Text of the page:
Good morning, California.
“I’m super-fired up about this. Amazing.” — Elon Musk, announcing his Hawthorn-based SpaceX intends to build a rocket to fly the first space tourist to the moon in 2023.
“You can call me MZ.”— Japanese billionaire Yusaku Maezawa, the volunteer.
In a brief video, Maezawa explained: “I chose to go to the moon, with artists. What will they see? What will they feel?”
Carpool lane perk ends for some 220,000 EVs
Electric car parking perks in San Ramon.
All good things come to an end, and clean vehicles incentives are no exception, even in climate-conscious California.
- Come Jan. 1, as many as 220,000 car owners with coveted white-and-green zero-emission and plug-in hybrid decals will lose their right to zip solo in and out of high-occupancy vehicle lanes, the LA Times reports.
The stickers are incentives for drivers to help curb climate-warming pollution. California first offered them years ago to owners of Priuses and other hybrids, then limited them to even cleaner vehicles in 2011 as the technology aged.
Californians grumbled then, too: Sen. Fran Pavley carried that 2011 bill to limit the decals to zero-emission and plug-in hybrids. Former Senate President Pro Tem John Burton was among the callers angling to extend their diamond lane privileges.
Pavley at the time: “I’m changing all my phone numbers.”
It’s a gamble: HOV lanes were intended to be for carpoolers. The lanes lose their appeal if they’re clogged with too many vehicles. But Gov. Jerry Brown set a goal of having 5 million zero-emission vehicles on the road by 2030 as a way to combat climate change.
- Federal rebates for electric cars will disappear soon. Although California offers rebates, the big incentive for most motorists is the ability to use high-occupancy vehicle lanes.
By the numbers: ZEV purchases
Californians have a long way to go to reach Gov. Jerry Brown’s goal of having 5 million zero-emission vehicles on the road by 2030, even as ZEV sales grow each year.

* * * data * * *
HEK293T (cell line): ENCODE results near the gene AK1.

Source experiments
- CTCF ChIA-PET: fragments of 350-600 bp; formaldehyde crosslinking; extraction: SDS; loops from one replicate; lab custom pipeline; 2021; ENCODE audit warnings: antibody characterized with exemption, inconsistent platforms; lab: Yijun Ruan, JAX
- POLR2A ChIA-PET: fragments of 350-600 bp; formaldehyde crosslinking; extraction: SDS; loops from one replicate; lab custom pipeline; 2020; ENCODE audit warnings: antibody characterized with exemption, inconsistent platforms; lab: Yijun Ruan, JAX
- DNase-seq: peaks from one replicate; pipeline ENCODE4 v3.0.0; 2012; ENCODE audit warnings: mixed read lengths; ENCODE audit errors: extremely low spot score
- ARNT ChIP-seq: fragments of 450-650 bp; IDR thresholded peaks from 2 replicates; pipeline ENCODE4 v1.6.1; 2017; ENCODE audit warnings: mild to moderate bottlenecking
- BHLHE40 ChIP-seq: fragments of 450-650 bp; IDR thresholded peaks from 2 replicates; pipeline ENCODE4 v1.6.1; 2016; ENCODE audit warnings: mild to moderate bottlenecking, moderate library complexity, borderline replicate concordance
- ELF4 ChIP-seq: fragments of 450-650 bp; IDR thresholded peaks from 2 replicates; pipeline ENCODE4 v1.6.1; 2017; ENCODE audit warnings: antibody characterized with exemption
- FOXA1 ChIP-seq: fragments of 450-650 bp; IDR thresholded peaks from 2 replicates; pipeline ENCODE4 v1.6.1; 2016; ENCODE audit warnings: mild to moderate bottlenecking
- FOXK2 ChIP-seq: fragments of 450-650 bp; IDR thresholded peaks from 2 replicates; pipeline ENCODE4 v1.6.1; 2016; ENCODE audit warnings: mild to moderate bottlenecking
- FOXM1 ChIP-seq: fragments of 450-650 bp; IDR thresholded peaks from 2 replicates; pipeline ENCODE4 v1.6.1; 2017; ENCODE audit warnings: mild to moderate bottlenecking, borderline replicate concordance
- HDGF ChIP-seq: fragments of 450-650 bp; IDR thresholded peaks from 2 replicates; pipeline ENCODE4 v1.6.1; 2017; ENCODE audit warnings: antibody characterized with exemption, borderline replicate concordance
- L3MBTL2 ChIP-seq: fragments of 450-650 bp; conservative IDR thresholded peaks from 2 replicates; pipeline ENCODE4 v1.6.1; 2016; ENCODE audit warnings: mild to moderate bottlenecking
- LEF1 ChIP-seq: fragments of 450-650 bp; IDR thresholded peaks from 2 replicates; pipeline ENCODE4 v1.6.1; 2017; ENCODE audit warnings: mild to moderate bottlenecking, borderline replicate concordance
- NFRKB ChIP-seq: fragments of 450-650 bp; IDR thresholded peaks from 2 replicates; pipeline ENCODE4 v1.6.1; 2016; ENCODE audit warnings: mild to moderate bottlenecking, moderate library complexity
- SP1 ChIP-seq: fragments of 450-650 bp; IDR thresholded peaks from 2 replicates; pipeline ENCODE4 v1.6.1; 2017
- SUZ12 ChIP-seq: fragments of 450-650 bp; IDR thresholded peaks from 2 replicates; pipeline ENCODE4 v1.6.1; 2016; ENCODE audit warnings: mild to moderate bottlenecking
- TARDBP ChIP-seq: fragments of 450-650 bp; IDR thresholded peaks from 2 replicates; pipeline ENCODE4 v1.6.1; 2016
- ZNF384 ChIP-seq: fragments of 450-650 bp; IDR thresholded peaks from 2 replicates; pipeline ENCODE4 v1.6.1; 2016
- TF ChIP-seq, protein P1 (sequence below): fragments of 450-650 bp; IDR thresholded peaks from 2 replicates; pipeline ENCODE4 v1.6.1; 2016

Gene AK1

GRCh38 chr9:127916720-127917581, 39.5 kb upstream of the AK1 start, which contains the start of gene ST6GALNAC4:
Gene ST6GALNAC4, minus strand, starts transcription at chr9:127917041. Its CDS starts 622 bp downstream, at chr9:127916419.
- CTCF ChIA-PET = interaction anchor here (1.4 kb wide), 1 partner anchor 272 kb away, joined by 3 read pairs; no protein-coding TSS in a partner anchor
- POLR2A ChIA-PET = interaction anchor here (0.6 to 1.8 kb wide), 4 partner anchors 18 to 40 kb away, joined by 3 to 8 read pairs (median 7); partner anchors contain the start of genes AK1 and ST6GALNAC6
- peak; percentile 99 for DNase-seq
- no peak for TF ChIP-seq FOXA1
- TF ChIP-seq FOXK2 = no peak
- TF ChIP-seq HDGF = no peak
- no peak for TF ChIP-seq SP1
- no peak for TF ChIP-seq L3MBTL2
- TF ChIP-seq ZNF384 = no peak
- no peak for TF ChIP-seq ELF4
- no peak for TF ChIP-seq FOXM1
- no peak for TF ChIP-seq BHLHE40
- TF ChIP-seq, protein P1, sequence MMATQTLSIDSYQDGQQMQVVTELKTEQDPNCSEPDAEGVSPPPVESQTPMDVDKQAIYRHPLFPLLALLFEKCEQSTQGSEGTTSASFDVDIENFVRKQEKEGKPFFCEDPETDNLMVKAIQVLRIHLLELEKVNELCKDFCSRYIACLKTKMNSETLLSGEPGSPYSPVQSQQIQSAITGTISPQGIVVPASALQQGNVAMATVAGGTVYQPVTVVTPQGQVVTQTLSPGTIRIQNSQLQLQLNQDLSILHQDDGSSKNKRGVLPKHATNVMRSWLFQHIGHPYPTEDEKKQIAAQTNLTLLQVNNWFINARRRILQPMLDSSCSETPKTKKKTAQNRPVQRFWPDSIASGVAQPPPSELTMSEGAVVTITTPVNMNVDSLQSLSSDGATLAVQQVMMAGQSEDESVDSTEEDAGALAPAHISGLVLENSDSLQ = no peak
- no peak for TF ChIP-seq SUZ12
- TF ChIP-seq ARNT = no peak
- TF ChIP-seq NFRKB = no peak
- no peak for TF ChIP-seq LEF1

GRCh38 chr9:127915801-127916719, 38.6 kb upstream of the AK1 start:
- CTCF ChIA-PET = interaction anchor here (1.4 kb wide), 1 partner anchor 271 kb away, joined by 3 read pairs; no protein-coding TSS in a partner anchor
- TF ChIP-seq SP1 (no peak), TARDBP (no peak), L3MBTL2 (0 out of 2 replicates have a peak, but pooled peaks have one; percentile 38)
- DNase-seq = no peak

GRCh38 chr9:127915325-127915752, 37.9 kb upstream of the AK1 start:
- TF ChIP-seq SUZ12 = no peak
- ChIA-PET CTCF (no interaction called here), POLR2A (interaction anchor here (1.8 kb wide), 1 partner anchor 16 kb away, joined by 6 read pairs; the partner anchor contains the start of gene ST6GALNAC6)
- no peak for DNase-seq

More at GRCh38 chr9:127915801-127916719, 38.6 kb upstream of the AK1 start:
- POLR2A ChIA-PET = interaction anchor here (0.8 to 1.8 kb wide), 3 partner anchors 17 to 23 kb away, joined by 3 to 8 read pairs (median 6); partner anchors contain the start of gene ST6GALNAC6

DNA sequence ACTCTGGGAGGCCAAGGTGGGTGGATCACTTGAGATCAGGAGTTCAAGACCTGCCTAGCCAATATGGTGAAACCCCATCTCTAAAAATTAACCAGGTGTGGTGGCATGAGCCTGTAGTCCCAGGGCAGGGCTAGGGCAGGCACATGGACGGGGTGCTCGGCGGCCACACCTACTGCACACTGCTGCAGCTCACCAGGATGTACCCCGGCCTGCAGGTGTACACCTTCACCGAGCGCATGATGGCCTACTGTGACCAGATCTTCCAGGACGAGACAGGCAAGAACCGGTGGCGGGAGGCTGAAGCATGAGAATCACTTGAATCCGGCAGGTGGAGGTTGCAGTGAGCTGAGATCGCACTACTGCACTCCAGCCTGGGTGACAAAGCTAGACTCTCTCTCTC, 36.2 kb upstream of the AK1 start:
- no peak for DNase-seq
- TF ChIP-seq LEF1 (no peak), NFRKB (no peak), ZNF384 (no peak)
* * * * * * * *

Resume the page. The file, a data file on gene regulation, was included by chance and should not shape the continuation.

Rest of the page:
- EV and plug-in hybrid sales increased to 6.2 percent of all new car sales in the first half of 2018. In 2014, they accounted for a combined 3.2 percent of new car sales, California New Car Dealers Association data show.
- EVs, plug-in hybrids, and hybrids accounted for 102,648 sales in the first half of 2018.
- Californians bought more Chevy Bolts than Chevy Camaros in the first half of the year, 4,055 to 3,497.
- Since 2014, Californians have bought 190,875 electric vehicles and 167,078 plug-in hybrid sales.
But the biggest growth? Gasoline-powered light trucks, including SUVs. Sales increased 5.6 percent to more than 543,000 in the first half of 2018.
Washington matters become California matters
Sen. Kevin de León
Brett Kavanaugh’s U.S. Supreme Court nomination has quickly become a California campaign issue.
- State Sen. Kevin de León, who is challenging U.S. Sen. Dianne Feinstein, reiterated his claim Monday that Feinstein fumbled a woman’s charge that Kavanaugh sexually assaulted her when they were both in high school, reports Laurel Rosenhall, my CALmatters colleague.
- Remind me: Feinstein learned of Palo Alto psychologist Christine Blasey Ford’s allegation in July but did not reveal it until last week, after news of it leaked. Feinstein was honoring Ford’s request for anonymity, though she since has referred the issue to the FBI.